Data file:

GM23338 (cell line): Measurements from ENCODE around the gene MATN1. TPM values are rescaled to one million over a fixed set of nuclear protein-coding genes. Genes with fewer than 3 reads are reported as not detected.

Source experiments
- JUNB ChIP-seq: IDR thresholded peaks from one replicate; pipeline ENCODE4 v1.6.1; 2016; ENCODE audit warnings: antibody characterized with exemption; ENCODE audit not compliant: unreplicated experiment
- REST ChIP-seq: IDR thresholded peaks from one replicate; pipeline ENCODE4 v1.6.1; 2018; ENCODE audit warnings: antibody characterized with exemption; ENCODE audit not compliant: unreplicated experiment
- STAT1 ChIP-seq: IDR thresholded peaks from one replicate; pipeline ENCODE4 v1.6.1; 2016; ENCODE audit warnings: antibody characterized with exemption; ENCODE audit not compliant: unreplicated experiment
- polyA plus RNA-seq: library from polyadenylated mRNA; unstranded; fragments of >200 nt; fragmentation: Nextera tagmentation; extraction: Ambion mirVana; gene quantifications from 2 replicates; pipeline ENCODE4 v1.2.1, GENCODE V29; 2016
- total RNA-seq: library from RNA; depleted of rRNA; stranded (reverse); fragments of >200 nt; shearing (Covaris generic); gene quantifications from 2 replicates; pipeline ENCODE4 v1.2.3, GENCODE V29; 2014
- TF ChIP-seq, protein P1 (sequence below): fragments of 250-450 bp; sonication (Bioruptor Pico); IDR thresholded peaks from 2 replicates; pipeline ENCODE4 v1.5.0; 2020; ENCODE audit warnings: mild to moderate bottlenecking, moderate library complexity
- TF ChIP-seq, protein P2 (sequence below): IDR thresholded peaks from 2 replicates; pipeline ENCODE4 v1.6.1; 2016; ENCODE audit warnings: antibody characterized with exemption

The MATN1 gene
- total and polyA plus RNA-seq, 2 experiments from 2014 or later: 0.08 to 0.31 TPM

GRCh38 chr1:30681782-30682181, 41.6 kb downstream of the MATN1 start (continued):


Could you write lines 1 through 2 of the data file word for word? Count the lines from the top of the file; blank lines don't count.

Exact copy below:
GM23338 (cell line): Measurements from ENCODE around the gene MATN1. TPM values are rescaled to one million over a fixed set of nuclear protein-coding genes. Genes with fewer than 3 reads are reported as not detected.

Source experiments